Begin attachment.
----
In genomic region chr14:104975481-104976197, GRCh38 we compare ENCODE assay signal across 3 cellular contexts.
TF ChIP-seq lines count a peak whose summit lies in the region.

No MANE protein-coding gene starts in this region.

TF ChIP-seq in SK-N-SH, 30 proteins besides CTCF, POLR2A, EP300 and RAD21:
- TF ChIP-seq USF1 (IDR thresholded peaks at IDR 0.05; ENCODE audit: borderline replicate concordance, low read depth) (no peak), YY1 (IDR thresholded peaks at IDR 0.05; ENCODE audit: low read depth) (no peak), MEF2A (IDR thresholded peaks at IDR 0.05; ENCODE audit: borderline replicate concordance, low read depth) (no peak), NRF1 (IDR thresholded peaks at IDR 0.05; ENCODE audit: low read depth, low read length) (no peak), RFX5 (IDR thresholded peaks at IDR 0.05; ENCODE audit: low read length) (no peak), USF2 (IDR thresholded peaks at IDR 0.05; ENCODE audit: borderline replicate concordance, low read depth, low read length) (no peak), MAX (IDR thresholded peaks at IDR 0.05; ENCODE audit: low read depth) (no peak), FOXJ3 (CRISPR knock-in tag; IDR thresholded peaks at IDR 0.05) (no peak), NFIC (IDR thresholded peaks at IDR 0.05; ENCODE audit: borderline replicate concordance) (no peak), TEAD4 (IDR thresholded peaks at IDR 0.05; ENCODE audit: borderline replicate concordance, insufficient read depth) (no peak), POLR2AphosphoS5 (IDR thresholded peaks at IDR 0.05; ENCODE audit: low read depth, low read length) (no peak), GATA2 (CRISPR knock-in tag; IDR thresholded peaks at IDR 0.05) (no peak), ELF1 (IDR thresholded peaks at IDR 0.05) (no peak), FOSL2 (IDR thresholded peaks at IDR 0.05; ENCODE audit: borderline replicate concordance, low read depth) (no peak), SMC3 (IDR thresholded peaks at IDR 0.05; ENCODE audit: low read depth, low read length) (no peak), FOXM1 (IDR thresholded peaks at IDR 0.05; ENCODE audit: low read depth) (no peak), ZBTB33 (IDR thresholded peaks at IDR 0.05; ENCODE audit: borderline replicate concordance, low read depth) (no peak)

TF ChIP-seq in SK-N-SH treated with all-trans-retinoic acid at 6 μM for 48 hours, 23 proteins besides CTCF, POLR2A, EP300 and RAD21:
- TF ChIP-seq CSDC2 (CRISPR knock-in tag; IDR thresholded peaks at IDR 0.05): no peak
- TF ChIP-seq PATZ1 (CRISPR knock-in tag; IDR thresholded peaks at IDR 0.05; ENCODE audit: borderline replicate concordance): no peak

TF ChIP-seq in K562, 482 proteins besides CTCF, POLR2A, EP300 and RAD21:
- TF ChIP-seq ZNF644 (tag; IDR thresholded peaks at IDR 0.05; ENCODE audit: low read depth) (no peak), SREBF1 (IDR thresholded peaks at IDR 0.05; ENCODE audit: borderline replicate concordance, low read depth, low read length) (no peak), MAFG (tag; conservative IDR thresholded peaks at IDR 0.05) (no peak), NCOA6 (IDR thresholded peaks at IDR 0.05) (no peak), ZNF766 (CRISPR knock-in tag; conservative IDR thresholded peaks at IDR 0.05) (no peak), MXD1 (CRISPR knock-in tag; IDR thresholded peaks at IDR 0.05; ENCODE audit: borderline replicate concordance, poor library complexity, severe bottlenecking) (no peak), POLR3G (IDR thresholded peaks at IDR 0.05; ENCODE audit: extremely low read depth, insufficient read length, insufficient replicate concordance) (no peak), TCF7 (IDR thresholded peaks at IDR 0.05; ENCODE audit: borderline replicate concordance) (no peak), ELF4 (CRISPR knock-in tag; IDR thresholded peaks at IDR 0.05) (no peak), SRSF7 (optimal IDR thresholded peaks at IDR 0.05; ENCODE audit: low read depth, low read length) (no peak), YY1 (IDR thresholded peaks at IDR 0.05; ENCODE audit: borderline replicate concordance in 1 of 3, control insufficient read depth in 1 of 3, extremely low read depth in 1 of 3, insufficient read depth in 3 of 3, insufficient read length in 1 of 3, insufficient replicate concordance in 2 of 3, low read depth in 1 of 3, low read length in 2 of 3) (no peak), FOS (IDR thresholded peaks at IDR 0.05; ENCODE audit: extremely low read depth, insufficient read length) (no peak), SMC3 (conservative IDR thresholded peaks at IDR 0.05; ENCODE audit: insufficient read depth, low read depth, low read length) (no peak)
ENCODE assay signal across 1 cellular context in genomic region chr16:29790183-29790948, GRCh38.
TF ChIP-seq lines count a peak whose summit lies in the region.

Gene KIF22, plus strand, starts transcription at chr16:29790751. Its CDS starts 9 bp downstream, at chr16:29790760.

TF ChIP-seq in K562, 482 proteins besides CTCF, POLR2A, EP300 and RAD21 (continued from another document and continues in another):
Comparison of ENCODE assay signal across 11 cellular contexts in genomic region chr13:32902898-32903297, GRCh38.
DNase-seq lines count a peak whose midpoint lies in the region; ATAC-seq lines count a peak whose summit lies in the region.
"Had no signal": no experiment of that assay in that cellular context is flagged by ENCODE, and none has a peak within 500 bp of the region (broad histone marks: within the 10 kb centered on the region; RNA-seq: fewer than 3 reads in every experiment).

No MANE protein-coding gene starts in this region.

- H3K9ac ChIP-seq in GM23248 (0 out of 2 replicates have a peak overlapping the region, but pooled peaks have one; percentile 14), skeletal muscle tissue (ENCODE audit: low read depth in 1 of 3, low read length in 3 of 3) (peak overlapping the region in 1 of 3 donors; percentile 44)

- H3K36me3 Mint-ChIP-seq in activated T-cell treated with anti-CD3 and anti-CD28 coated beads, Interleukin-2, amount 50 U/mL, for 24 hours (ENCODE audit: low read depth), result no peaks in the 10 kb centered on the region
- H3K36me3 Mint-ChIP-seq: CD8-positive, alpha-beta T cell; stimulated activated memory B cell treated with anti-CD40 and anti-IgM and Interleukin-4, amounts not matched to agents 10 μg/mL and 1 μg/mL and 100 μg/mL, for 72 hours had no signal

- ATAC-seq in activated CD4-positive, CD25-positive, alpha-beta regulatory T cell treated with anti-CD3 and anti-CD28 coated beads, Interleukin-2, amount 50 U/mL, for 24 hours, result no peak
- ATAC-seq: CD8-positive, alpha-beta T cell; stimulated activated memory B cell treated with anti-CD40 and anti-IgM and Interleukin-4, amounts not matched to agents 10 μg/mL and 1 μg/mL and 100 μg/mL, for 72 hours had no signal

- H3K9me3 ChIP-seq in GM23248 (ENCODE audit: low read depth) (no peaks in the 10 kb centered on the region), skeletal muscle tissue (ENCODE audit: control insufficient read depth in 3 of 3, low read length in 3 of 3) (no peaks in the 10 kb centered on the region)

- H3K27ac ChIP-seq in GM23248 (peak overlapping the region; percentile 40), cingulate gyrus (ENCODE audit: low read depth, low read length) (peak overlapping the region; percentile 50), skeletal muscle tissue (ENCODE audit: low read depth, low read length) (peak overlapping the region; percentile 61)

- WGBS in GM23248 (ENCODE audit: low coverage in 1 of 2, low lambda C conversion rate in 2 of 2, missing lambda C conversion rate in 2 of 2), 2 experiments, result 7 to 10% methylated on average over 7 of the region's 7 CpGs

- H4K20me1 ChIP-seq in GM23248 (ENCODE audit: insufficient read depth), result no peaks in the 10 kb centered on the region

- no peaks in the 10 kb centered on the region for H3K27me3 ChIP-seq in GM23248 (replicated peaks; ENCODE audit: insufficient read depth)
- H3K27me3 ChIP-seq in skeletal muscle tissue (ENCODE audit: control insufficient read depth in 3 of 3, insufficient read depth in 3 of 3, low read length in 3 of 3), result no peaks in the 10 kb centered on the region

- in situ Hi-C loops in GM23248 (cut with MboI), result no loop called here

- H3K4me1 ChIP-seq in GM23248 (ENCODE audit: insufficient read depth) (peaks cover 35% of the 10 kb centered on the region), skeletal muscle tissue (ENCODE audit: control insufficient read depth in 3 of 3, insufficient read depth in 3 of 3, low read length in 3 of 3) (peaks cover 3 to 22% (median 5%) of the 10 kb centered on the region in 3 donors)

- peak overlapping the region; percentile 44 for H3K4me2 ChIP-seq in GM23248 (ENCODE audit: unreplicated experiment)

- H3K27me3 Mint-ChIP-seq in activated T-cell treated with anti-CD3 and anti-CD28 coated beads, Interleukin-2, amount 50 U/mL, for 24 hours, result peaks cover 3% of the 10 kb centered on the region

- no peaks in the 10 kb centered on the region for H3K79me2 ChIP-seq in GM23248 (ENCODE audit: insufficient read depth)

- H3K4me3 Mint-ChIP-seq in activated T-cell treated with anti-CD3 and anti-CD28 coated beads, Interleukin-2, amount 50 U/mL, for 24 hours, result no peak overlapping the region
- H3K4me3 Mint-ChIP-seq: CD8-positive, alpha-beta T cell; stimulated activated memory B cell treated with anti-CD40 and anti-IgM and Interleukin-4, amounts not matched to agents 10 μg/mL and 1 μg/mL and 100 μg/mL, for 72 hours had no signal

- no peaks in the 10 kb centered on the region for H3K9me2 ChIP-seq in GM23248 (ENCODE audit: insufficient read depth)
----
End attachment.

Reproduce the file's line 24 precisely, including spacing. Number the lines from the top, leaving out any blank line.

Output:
- H3K9me3 ChIP-seq in GM23248 (ENCODE audit: low read depth) (no peaks in the 10 kb centered on the region), skeletal muscle tissue (ENCODE audit: control insufficient read depth in 3 of 3, low read length in 3 of 3) (no peaks in the 10 kb centered on the region)